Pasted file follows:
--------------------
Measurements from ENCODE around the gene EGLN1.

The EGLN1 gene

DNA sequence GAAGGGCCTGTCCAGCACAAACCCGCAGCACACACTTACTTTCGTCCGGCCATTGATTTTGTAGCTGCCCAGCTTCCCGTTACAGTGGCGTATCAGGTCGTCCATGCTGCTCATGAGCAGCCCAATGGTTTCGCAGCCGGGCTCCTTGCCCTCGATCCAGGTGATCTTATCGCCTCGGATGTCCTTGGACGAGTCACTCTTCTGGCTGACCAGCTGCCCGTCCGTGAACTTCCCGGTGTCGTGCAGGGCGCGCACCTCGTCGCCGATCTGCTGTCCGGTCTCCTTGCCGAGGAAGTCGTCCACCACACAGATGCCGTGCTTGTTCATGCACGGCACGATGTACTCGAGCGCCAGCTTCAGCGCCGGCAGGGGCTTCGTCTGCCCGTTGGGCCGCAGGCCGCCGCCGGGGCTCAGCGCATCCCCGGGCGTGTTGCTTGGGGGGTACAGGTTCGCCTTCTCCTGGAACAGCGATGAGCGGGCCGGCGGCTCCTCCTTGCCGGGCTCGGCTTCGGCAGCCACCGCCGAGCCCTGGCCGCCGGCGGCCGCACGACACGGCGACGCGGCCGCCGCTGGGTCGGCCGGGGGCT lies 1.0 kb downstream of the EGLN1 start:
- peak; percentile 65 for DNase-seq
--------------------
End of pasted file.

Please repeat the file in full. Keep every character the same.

Measurements from ENCODE around the gene EGLN1.

The EGLN1 gene

DNA sequence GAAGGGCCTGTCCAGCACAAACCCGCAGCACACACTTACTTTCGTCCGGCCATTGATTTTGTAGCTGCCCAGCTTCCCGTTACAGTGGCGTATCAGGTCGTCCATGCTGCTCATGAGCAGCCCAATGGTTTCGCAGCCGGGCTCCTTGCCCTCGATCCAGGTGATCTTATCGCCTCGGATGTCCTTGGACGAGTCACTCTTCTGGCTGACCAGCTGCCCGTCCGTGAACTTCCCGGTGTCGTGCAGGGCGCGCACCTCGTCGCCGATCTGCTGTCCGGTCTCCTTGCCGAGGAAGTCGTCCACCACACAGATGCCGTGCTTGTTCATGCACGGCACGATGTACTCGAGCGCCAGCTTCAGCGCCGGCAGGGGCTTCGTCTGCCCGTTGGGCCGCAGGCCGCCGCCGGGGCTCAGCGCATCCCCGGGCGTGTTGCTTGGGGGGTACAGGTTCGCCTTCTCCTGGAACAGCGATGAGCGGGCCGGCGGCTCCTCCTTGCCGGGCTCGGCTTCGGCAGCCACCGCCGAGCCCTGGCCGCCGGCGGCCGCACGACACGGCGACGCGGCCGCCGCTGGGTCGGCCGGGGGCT lies 1.0 kb downstream of the EGLN1 start:
- peak; percentile 65 for DNase-seq